2. The model M8196A arbitrary waveform generator extends to 92 Gsamples/s and produces signal 3-dB bandwidths to 32 GHz in a single AXIe module.

The VSAs also offer tightly controlled phase characteristics, with excellent IF phase linearity, critical for evaluating signals with phase-based modulation. For signals from 9 kHz to 13.6 GHz, typical IF phase linearity is ±0.81 deg. across a 40-MHz IF bandwidth; ±1.34 deg. across a 100-MHz IF bandwidth; and ±1.56 deg. across a 160-MHz IF bandwidth. For signals above 13.6 GHz, typical IF phase linearity is ±1.69 deg. across a 40-MHz IF bandwidth; ±2.56 deg. across a 100-MHz IF bandwidth; and ±3.59 deg. across a 160-MHz IF bandwidth.

The displayed average noise level (DANL) remains low, even when not using the available noise correction. Without noise correction or additional preamplification, the M9393A achieves typical DANL of –129 dBm/Hz from 9 to 300 kHz; –145 dBm/Hz or better from 300 kHz to 13.6 GHz; and –122 dBm/Hz or better from 13.6 to 27.0 GHz. When using the noise correction (and no preamplification), the DANL typically drops to –135 dBm/Hz from 9 to 300 kHz; –156 dBm/Hz or better from 300 kHz to 13.6 GHz; and –133 dBm/Hz or better from 13.6 to 27.0 GHz. For higher-frequency operation through 50 GHz, achieved with the model M9169E frequency extension module (option FRX), the typical DANL is –153 dBm/Hz from 13.6 to 34.0 GHz; –151 dBm/Hz from greater than 34.0 GHz to 45 GHz; and –147 dBm/Hz from greater than 45 GHz to 50 GHz.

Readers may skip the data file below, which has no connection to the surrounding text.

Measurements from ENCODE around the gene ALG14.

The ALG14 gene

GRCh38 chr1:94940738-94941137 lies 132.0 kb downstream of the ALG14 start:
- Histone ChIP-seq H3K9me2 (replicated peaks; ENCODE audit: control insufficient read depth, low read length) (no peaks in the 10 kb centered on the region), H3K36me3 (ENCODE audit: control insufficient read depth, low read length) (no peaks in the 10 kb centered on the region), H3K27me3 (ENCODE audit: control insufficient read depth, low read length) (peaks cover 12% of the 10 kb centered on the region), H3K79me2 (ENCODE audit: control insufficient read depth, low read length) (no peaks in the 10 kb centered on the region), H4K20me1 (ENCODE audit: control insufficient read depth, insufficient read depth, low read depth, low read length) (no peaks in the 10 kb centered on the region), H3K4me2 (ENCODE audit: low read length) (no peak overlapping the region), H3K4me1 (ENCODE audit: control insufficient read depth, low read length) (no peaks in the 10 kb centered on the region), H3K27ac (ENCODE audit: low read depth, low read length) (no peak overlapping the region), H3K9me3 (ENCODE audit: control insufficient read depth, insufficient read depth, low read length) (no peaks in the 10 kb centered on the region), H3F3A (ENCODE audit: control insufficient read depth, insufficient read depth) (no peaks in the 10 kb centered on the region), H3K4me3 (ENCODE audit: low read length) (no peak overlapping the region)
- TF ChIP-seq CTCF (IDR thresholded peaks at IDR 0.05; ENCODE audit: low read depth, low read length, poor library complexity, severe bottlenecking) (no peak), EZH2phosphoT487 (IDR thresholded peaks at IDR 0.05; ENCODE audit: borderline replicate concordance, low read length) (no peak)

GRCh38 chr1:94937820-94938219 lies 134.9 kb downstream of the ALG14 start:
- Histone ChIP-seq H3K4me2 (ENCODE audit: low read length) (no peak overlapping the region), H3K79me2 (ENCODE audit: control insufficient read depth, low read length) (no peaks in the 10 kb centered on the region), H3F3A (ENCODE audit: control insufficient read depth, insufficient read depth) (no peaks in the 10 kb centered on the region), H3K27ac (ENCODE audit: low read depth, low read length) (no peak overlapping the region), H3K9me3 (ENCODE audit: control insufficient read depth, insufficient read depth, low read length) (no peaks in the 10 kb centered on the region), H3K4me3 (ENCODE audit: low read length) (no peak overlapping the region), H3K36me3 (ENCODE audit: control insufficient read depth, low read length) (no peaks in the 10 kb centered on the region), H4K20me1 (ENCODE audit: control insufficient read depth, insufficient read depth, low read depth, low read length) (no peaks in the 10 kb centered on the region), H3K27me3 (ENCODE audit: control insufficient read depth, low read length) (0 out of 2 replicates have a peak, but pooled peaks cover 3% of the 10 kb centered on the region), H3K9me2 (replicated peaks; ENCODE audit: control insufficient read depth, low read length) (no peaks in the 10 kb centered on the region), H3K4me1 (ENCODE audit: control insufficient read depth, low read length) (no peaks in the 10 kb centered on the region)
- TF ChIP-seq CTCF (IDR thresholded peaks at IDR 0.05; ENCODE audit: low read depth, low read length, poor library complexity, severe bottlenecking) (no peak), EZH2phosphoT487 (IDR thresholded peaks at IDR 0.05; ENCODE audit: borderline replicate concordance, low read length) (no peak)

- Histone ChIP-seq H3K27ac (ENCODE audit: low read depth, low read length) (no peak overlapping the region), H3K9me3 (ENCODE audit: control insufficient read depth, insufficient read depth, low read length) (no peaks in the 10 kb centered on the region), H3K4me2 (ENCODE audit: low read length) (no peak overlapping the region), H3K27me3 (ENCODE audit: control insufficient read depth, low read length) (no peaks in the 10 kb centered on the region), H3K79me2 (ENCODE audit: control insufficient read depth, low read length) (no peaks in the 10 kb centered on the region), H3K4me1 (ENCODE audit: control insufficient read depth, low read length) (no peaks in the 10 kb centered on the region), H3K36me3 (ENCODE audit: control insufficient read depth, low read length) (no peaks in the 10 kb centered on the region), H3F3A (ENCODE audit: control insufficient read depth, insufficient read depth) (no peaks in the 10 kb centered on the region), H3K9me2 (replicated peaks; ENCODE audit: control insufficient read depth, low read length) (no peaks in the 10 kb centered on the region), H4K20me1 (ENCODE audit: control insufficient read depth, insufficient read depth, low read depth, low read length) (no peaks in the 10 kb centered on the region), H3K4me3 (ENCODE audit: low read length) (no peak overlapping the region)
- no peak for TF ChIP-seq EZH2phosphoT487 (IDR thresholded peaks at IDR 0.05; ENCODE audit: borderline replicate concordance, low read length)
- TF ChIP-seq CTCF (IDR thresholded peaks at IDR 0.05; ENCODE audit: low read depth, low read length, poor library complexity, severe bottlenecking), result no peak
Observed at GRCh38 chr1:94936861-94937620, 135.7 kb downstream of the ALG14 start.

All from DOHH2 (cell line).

Benefits of PXIe

Thanks to the PXIe format’s flexibility, dynamic measurement range can be increased at any time when adding an optional preamplifier or electronic attenuator. One such example is the M9169E electronic step attenuator, which provides 0 to 42 dB attenuation in 0.25-dB steps from 9 kHz to 27 GHz (higher-frequency versions will be available). It features typical amplitude accuracy of ±0.71 dB from 100 kHz to 1 MHz; ±0.49 dB from 1 to 20 MHz; and ±0.40 dB or better across the remainder of the frequency range to 27 GHz